Vessella, Giulia (2021) Development of site-selective procedures towards biomedically relevant semi-synthetic polysaccharides. [Tesi di dottorato]

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Item Type: Tesi di dottorato
Resource language: English
Title: Development of site-selective procedures towards biomedically relevant semi-synthetic polysaccharides
Creators:
CreatorsEmail
Vessella, Giuliagiulia.vessella@unina.it
Date: 12 July 2021
Number of Pages: 250
Institution: Università degli Studi di Napoli Federico II
Department: Scienze Chimiche
Dottorato: Scienze chimiche
Ciclo di dottorato: 33
Coordinatore del Corso di dottorato:
nomeemail
Lombardi, Angelinaangelina.lombardi@unina.it
Tutor:
nomeemail
Bedini, EmilianoUNSPECIFIED
Date: 12 July 2021
Number of Pages: 250
Keywords: polysaccharides; glycosaminoglycans; semi-synthesis; regioselective sulfation; cyclic protecting groups
Settori scientifico-disciplinari del MIUR: Area 03 - Scienze chimiche > CHIM/06 - Chimica organica
Date Deposited: 22 Jul 2021 16:13
Last Modified: 07 Jun 2023 11:06
URI: http://www.fedoa.unina.it/id/eprint/13702

Collection description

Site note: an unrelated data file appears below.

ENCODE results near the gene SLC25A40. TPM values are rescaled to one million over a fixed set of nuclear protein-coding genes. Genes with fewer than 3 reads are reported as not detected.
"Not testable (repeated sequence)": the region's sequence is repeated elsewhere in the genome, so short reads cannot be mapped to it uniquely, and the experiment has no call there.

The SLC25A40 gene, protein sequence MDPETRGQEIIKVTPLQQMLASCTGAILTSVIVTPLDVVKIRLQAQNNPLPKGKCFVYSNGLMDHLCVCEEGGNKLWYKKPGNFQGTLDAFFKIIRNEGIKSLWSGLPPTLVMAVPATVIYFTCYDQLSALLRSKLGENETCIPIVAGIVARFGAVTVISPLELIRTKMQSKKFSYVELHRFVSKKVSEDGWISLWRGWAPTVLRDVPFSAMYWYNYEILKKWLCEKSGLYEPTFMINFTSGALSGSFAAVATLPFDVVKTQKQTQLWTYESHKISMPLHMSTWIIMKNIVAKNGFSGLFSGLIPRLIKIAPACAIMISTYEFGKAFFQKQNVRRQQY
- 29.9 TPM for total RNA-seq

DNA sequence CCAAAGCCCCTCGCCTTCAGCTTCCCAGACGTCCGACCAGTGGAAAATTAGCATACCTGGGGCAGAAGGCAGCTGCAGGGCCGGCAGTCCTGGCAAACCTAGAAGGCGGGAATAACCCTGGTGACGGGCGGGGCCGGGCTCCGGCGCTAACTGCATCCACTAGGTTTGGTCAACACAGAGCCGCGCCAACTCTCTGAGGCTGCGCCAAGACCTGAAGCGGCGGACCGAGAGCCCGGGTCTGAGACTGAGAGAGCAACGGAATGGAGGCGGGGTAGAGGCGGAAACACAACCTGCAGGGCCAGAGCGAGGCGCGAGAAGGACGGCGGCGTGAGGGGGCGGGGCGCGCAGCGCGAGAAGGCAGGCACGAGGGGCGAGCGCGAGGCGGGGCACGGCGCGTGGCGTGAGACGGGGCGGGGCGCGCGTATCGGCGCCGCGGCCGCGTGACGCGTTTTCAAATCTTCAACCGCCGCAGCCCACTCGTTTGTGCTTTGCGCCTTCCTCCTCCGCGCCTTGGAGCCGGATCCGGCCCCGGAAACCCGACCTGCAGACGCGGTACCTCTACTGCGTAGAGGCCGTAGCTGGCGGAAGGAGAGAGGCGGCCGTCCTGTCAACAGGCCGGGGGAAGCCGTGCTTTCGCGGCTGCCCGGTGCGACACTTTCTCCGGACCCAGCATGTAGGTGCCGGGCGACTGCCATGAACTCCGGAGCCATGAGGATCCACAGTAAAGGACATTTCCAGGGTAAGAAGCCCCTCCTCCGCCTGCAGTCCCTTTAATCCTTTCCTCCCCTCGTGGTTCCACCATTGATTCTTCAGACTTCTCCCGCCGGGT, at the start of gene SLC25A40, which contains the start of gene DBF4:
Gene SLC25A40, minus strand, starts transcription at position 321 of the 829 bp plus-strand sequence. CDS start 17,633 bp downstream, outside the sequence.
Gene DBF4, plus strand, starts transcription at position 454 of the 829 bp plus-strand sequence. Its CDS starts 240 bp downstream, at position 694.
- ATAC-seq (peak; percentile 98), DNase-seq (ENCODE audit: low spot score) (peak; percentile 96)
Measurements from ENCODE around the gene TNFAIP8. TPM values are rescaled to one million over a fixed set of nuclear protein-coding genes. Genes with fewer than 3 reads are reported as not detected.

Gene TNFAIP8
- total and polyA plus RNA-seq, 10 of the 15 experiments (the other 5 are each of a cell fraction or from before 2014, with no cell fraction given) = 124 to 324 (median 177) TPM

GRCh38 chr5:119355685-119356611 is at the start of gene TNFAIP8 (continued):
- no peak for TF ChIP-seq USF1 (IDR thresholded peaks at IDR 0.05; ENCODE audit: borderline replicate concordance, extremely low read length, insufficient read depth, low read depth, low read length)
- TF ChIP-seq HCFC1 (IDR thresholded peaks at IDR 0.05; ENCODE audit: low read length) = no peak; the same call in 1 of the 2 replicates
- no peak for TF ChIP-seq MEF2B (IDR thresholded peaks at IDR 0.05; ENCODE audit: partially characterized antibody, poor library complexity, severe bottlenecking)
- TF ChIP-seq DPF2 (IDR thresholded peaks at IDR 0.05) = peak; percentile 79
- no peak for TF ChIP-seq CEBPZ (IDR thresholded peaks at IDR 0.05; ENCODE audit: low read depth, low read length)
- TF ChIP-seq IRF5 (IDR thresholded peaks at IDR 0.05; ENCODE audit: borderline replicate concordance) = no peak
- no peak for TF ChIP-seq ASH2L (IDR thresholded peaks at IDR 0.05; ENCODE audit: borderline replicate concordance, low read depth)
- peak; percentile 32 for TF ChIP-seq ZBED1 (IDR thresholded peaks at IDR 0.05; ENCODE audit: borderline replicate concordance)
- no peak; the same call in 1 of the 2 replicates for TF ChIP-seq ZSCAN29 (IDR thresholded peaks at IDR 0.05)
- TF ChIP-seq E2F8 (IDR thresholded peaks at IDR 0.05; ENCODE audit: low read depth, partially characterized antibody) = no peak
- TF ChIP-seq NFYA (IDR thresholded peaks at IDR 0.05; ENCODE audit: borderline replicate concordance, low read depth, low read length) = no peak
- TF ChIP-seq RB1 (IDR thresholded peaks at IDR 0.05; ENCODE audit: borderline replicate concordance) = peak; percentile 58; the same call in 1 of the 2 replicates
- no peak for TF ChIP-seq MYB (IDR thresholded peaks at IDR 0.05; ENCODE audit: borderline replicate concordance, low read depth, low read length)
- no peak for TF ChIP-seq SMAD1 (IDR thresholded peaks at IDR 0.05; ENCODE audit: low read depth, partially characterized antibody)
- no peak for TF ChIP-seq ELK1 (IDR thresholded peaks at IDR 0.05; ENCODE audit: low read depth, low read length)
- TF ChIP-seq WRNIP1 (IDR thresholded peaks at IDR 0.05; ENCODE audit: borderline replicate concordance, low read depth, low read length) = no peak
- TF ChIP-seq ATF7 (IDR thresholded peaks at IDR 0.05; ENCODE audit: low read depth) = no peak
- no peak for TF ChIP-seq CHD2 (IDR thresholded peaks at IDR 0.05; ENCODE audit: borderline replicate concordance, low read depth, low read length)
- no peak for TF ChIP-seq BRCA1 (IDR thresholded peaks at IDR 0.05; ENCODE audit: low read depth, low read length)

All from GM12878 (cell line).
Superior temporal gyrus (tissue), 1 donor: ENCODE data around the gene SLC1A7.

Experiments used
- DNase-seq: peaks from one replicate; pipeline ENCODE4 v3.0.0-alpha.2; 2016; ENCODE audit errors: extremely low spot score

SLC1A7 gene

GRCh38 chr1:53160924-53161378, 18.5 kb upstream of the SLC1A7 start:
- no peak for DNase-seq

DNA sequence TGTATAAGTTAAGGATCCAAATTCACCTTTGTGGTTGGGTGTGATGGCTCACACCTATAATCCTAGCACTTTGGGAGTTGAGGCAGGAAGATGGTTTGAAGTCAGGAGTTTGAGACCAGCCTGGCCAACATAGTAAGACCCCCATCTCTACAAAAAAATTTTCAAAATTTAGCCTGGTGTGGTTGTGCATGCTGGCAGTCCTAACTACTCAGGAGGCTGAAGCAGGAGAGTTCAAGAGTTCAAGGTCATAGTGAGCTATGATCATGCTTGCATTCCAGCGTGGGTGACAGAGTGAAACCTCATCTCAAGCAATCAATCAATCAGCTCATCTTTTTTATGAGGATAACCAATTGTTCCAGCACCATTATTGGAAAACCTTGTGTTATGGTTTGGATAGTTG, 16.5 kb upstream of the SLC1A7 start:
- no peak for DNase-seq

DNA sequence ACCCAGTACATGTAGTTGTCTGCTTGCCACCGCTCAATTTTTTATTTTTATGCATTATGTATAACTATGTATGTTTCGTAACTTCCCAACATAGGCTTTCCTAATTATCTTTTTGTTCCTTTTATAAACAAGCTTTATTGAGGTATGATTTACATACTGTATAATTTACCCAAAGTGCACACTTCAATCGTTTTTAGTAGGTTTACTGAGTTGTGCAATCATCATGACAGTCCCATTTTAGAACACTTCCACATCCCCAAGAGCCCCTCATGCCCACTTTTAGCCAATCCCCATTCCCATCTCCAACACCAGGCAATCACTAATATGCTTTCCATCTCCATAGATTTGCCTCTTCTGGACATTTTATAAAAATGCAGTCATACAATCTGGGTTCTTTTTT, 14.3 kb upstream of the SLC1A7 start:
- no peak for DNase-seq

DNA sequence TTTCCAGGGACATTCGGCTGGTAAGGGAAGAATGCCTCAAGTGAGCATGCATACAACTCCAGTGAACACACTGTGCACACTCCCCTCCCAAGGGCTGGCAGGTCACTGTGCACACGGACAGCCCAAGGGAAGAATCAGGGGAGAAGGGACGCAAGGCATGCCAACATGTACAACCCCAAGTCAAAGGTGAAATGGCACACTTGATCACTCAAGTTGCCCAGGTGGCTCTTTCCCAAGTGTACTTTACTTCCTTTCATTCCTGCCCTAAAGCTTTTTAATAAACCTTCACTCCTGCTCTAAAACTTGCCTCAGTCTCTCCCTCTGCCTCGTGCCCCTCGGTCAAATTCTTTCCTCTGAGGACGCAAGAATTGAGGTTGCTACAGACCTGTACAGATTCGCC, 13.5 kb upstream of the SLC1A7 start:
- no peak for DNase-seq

Polysaccharides are highly abundant biopolymers, possessing enormous structural diversity and functional versatility. They naturally possess outstanding applications and uses, but their chemical manipulation can improve the given features and open the way to the development of new products and materials. An important group of natural polysaccharides comprises the sulfated ones, which perform key biological functions. Among them, sulfated GAGs are the most abundant in animal species, where they play crucial roles in many physio-pathological processes. Thanks to their bioproperties, GAGs are currently used as therapeutics and biomaterials, however for many applications native GAGs may exhibit limitations linked to production cost, batch standardization, immunogenicity, degradability, or other aspects. The biological functions of sulfated polysaccharides often depend on their selective binding to proteins, and it has been suggested —for GAGs primarily— that the sulfation pattern sequence might be able to encode functional information to this aim. The obtainment of engineered sulfated polysaccharides (ESPs), by chemical or enzymatic modification of natural ones or by chemical synthesis of oligo- or polysaccharides, can lead to well-defined structures with a precise sulfation pattern, thus helping the elucidation of the effects of their structural parameters on the exhibited functions. Besides, ESPs can exhibit new and enhanced biological properties compared to their unmodified counterparts and can also be produced in large quantities at low costs from renewable raw materials or from microbial production, being an easier alternative to isolation of GAGs from animal tissues. In this work, I investigated the possibility to achieve regioselective modifications of naturally occurring polysaccharides, exploiting suitably tailored multi-step sequences, often embedding cyclic protecting groups for vicinal diols, to obtain GAG analogues or mimics. I first focused the attention on the development of semi-synthetic pathways to structurally well-defined chondrotin sulfate (CS) and fucosylated chondroitin sulfate (fCS) —two GAG family members— polysaccharides. Starting from a microbial sourced unsulfated chondroitin and employing a modular approach, comprising regioselective steps together with sulfation and final deprotection, a library of twelve (semi)-homogeneous CSs, possessing almost all the possible sulfation patterns on the polymeric chain, was afforded. A library of ten fCS structures, with a strict regiocontrol of both fucose branch position and sulfation pattern, was obtained by chemical glycosylation of suitably protected chondroitin polysaccharides, having selectively free hydroxyl position(s), with properly prepared L-fucose donors, followed by four additional steps (acetylation, selective cleavage of orthogonal protecting groups, sulfation, global deprotection). A study for regioselective sulfation of other naturally occurring polysaccharides was also carried out. Three polymers were considered: (1) curdlan, a β-1→3-glucan produced, for commercial purposes, from mutant Agrobacterium strains; (2) an alginate polysaccharide, a copolymer of 1→4-linked β-D-ManA (M) and α-L-GulA, commercially available as an M-rich alginic acid; (3) a marine-sourced bacterial exopolysaccharide, resembling GAG structure due to the presence, in its backbone, of aminosugars and uronic acids. Differently sulfated species, some of them showing well-defined and unprecedented sulfation patterns, were obtained both by direct regioselective sulfation/desulfation reactions and by multi-step procedures, also including the use of cycling protecting groups.

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